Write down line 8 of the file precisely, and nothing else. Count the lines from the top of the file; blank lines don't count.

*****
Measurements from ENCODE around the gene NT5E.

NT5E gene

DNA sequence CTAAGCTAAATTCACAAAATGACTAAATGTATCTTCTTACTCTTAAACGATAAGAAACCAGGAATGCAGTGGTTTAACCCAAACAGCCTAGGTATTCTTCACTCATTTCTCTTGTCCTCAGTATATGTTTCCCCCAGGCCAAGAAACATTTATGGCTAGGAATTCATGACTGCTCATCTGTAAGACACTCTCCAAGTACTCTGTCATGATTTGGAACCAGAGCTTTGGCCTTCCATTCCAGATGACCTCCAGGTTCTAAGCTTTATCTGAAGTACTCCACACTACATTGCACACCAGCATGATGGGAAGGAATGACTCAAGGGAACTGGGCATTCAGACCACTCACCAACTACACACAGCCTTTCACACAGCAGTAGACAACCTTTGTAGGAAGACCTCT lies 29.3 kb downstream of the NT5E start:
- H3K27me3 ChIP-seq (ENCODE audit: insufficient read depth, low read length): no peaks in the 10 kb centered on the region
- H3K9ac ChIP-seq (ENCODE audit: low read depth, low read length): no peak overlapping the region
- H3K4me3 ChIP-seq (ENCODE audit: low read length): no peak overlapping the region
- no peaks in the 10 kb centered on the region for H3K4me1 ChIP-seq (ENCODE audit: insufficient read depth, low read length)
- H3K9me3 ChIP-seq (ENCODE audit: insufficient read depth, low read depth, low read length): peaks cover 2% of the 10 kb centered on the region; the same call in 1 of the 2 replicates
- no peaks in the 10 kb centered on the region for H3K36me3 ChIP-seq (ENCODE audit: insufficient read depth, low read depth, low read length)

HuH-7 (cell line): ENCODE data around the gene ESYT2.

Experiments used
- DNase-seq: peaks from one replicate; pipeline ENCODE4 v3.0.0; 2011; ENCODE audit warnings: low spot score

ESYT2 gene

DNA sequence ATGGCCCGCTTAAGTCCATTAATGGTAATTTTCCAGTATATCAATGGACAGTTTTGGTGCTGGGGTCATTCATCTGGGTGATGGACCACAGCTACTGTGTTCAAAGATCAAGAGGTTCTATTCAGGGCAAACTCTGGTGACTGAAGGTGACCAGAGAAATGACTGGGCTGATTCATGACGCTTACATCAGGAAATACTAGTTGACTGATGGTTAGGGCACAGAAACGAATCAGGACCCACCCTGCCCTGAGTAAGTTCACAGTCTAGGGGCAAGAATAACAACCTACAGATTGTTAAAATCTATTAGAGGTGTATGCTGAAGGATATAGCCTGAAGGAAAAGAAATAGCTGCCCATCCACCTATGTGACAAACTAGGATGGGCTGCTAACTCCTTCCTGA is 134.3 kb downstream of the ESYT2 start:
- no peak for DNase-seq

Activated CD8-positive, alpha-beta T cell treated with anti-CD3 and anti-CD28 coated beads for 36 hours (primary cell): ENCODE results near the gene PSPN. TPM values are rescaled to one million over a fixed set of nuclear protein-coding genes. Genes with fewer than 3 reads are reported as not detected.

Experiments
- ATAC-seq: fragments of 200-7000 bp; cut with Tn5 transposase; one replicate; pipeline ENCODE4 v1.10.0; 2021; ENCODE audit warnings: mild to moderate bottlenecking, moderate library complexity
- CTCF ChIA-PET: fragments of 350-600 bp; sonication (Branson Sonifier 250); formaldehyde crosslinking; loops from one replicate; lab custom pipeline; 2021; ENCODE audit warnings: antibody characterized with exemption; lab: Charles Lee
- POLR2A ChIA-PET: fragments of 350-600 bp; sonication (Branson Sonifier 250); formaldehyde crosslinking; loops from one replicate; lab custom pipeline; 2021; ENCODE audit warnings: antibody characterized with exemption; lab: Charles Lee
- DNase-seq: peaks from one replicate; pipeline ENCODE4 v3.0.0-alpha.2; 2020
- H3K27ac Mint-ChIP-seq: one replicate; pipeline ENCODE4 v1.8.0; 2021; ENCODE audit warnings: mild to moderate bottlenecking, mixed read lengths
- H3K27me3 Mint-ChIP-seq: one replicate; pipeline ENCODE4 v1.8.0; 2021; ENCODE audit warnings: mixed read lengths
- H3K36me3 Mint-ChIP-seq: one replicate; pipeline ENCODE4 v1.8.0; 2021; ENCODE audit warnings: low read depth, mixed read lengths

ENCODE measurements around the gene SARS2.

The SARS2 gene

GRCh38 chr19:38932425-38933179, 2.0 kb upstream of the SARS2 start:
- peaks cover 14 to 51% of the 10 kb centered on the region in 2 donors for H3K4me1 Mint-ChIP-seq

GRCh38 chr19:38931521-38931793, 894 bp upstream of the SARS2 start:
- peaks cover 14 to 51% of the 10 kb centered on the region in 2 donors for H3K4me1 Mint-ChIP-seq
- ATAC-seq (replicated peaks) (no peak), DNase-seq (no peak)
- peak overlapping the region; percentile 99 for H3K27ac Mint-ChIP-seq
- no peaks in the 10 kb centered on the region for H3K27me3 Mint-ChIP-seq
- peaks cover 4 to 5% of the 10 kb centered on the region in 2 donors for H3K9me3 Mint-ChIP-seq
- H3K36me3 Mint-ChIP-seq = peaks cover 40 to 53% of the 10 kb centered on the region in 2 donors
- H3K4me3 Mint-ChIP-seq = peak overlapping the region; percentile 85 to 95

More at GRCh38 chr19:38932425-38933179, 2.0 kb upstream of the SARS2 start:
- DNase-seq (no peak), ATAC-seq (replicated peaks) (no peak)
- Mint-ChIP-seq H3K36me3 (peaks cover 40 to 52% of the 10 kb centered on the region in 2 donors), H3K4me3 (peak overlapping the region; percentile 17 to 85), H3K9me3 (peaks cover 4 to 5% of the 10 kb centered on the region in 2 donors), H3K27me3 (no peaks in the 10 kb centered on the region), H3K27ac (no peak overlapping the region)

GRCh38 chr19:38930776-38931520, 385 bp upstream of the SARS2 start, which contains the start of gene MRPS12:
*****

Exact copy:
- H3K9me3 ChIP-seq (ENCODE audit: insufficient read depth, low read depth, low read length): peaks cover 2% of the 10 kb centered on the region; the same call in 1 of the 2 replicates